Everything you Need to Know About Great Danes
Great Danes are among the largest of all dog breeds. Only a few other breeds surpass them in height weight. These giant, lovable dogs make fantastic pets, but need some special care. Again, these dogs are extremely large, so if you don’t have the room or time to allocate to this breed, a Great Dane may not be the best choice.
Due to their calm and gentle nature, Great Danes are suitable as apartment dwellers, but a home with a yard is preferred. They are not outside dogs and thrive on human companionship. Denying them the bond with their owners will only lead to major problems and potential liability as the dog grows into a mature adult. Great Danes can suffer from separation anxiety, so a good and large dog crate is recommended to keep them from damaging the house and belongings when left alone. The crate will provide a safe and secure spot for them to relax and will help curb any anxiety as long as they are properly crate trained.
Originally bred in Germany for hunting large game such as wild boars, the modern day Dane is very relaxed and great for families. However, because of their large size, they should be appropriately socialized and trained early to prevent any unwarranted aggression or jumping up on strangers or friends. Behavior like jumping up to say hello may seem cute when they are puppies, but once that puppy is a fully grown dog (150-200 pounds), that jumping up won’t be so cute and will be dangerous. Also be careful of Great Danes around children. Even though they are great with children, they can inadvertently knock children over by just brushing up against them.
As for grooming, their coats are short and easy to care for. This breed does shed, so be aware that even though their hair is short, their large frames will shed a good bit of hair.
Great Danes are very intelligent and easy to train. Make sure to start their training early. Danes are very sensitive breeds, so avoid aggressive training methods. A gentle and consistent hand will go the farthest in training them.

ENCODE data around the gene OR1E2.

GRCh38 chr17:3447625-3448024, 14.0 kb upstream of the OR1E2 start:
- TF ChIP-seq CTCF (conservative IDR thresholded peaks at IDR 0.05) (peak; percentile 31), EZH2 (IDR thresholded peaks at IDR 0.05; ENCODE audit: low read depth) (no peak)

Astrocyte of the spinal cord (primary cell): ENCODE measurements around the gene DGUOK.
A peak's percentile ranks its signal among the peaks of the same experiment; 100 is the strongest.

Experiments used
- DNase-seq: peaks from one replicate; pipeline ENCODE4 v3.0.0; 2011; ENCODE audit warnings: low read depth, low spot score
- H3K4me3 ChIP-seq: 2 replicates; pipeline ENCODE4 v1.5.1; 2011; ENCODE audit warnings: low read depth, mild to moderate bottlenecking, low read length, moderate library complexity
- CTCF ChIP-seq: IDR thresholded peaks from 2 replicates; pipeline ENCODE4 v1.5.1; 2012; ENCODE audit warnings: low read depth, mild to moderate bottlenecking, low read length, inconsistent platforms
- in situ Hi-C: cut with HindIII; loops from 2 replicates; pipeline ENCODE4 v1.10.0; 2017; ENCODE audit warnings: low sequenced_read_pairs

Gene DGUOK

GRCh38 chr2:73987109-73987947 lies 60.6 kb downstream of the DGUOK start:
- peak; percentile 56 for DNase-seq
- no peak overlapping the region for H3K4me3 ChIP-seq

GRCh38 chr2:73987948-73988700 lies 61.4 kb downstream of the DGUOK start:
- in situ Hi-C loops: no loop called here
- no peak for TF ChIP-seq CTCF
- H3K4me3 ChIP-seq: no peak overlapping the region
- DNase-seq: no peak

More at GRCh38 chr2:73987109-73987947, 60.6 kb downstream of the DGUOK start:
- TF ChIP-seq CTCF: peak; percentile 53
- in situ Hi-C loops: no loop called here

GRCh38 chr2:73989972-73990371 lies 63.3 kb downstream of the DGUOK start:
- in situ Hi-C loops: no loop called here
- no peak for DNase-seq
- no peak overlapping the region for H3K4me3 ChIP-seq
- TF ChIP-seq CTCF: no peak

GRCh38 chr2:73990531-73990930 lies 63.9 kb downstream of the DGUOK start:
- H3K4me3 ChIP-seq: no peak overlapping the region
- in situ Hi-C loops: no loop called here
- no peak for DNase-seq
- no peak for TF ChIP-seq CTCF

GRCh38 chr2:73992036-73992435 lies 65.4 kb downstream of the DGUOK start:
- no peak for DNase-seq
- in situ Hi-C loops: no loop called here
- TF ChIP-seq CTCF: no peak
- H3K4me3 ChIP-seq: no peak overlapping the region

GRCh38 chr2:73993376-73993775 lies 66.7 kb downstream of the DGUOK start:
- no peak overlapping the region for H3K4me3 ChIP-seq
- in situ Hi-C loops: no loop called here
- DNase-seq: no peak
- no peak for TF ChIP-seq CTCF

From a health and longevity perspective, Great Danes require some care and dietary needs. Be sure to walk your Dane about 10-20 minutes per day. Avoid jogging or running with them as this can put too much stress on their bones and joints. If you do try to run them or throw a ball or toy for them, try to do it on a soft surface like grass or sand.
Great Danes grow very rapidly, so it’s important to not overfeed them and to supply them with a diet that is recommended for Danes or large breeds. Danes grow extremely quickly under normal circumstances. Overfeeding can cause growth problems and long term skeletal, hip and joint issues. Be sure to feed them a low protein, low fat and low calcium diet for the first 2 years of his or her life. This will help manage and slow down their growth rate and be much better for their joints over time.
Try to feed your Great Dane about 2-3 small meals per day and avoid exercising them for at least 1 hour before and after eating to avoid bloat, which is a potentially deadly condition. Also, try to feed them on a raised platform at about shoulder height. This will aid in digestion and make give your dog a more comfortable place to eat.
Following these and other guidelines will go a long way in aiding in the health of your Great Dane and it’s relationship with